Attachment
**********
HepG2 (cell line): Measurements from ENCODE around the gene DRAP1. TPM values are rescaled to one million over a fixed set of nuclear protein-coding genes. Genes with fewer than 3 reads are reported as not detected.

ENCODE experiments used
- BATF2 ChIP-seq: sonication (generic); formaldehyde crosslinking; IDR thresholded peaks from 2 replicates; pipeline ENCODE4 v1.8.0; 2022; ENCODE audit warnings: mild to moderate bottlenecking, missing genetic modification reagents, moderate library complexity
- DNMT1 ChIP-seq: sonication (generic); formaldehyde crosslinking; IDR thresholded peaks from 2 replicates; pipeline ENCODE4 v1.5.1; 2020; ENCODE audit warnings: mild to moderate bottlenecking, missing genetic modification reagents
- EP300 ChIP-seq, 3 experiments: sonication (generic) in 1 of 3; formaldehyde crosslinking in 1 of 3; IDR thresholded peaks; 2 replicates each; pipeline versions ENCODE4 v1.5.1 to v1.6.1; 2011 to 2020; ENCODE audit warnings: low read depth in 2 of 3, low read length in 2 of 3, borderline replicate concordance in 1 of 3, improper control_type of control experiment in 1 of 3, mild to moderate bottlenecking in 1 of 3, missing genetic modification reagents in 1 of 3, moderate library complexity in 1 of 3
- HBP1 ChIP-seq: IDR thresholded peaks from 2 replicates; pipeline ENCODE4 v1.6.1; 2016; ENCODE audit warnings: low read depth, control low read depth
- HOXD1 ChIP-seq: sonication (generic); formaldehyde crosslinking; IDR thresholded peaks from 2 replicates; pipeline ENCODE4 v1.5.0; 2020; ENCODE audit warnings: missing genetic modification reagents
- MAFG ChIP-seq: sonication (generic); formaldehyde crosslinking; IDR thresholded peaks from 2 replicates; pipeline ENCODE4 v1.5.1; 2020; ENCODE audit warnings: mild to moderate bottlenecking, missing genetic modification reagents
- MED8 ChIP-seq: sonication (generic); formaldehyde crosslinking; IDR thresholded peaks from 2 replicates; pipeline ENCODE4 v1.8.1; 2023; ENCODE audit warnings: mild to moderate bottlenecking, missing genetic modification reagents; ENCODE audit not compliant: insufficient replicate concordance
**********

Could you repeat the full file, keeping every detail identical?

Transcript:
HepG2 (cell line): Measurements from ENCODE around the gene DRAP1. TPM values are rescaled to one million over a fixed set of nuclear protein-coding genes. Genes with fewer than 3 reads are reported as not detected.

ENCODE experiments used
- BATF2 ChIP-seq: sonication (generic); formaldehyde crosslinking; IDR thresholded peaks from 2 replicates; pipeline ENCODE4 v1.8.0; 2022; ENCODE audit warnings: mild to moderate bottlenecking, missing genetic modification reagents, moderate library complexity
- DNMT1 ChIP-seq: sonication (generic); formaldehyde crosslinking; IDR thresholded peaks from 2 replicates; pipeline ENCODE4 v1.5.1; 2020; ENCODE audit warnings: mild to moderate bottlenecking, missing genetic modification reagents
- EP300 ChIP-seq, 3 experiments: sonication (generic) in 1 of 3; formaldehyde crosslinking in 1 of 3; IDR thresholded peaks; 2 replicates each; pipeline versions ENCODE4 v1.5.1 to v1.6.1; 2011 to 2020; ENCODE audit warnings: low read depth in 2 of 3, low read length in 2 of 3, borderline replicate concordance in 1 of 3, improper control_type of control experiment in 1 of 3, mild to moderate bottlenecking in 1 of 3, missing genetic modification reagents in 1 of 3, moderate library complexity in 1 of 3
- HBP1 ChIP-seq: IDR thresholded peaks from 2 replicates; pipeline ENCODE4 v1.6.1; 2016; ENCODE audit warnings: low read depth, control low read depth
- HOXD1 ChIP-seq: sonication (generic); formaldehyde crosslinking; IDR thresholded peaks from 2 replicates; pipeline ENCODE4 v1.5.0; 2020; ENCODE audit warnings: missing genetic modification reagents
- MAFG ChIP-seq: sonication (generic); formaldehyde crosslinking; IDR thresholded peaks from 2 replicates; pipeline ENCODE4 v1.5.1; 2020; ENCODE audit warnings: mild to moderate bottlenecking, missing genetic modification reagents
- MED8 ChIP-seq: sonication (generic); formaldehyde crosslinking; IDR thresholded peaks from 2 replicates; pipeline ENCODE4 v1.8.1; 2023; ENCODE audit warnings: mild to moderate bottlenecking, missing genetic modification reagents; ENCODE audit not compliant: insufficient replicate concordance